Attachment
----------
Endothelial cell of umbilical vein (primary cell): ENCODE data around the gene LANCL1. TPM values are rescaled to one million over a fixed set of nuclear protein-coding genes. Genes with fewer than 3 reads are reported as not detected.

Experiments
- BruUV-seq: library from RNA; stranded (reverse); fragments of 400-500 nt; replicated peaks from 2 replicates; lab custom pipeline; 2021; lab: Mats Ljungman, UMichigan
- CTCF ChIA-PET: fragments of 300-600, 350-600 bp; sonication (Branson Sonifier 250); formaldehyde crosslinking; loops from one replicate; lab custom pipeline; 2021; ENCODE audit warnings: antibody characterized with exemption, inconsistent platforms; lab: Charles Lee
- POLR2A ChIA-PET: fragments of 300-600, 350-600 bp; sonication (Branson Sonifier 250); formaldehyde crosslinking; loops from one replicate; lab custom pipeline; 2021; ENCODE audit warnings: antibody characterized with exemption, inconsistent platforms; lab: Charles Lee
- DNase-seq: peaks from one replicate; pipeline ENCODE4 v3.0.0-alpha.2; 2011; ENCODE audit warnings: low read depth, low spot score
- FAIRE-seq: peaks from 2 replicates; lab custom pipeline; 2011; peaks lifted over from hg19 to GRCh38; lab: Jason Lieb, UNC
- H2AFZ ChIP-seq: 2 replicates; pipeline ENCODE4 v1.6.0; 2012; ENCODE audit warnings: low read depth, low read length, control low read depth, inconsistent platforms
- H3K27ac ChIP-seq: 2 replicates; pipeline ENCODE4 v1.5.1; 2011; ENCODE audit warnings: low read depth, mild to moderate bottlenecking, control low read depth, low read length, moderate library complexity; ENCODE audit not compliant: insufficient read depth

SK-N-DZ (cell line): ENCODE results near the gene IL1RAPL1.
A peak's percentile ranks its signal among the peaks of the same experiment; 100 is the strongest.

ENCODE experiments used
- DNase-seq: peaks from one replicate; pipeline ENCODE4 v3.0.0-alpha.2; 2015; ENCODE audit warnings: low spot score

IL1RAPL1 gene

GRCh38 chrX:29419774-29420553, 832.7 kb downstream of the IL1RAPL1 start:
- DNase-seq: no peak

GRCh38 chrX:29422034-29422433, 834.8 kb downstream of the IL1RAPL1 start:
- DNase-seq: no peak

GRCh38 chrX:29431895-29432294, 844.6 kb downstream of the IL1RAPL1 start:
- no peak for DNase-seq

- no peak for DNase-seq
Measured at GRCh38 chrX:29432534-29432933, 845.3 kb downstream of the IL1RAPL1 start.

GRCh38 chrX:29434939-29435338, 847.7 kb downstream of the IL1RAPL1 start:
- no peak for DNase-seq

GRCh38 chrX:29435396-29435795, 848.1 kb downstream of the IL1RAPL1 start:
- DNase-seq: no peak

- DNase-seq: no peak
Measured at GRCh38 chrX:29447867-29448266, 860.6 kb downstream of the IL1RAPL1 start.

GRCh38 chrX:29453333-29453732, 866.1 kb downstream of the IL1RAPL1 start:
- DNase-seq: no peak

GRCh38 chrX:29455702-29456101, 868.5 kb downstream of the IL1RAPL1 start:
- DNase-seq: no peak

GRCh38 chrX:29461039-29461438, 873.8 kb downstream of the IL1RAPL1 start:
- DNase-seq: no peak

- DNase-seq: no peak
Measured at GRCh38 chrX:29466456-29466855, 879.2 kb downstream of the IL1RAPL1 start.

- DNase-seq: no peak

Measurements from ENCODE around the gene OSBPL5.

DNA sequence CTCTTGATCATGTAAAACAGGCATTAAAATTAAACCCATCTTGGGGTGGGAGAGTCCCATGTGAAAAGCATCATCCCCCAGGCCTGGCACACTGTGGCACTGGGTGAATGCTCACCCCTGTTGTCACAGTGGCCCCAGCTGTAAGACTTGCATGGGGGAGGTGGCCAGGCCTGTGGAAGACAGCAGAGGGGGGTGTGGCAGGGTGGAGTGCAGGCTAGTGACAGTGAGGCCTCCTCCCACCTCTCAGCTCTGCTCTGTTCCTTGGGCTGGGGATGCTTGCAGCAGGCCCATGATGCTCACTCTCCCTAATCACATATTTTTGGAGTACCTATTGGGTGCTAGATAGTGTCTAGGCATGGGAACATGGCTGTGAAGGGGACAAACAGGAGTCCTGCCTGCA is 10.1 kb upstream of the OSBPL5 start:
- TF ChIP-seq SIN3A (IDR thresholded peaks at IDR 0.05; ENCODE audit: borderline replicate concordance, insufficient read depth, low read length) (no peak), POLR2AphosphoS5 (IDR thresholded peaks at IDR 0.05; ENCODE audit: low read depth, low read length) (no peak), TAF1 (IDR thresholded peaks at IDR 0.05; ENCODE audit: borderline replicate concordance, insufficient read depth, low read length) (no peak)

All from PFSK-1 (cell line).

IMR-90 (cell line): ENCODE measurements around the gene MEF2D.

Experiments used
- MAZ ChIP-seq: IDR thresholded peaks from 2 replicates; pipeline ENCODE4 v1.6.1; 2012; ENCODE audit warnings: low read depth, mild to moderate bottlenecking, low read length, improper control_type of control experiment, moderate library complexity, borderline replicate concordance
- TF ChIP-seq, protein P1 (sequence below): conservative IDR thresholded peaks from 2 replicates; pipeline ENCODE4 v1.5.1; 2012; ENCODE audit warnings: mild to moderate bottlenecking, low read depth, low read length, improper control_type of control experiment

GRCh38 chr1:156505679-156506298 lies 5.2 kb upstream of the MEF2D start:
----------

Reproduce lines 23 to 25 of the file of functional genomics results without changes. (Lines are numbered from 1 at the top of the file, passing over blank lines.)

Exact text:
GRCh38 chrX:29434939-29435338, 847.7 kb downstream of the IL1RAPL1 start:
- no peak for DNase-seq

GRCh38 chrX:29435396-29435795, 848.1 kb downstream of the IL1RAPL1 start: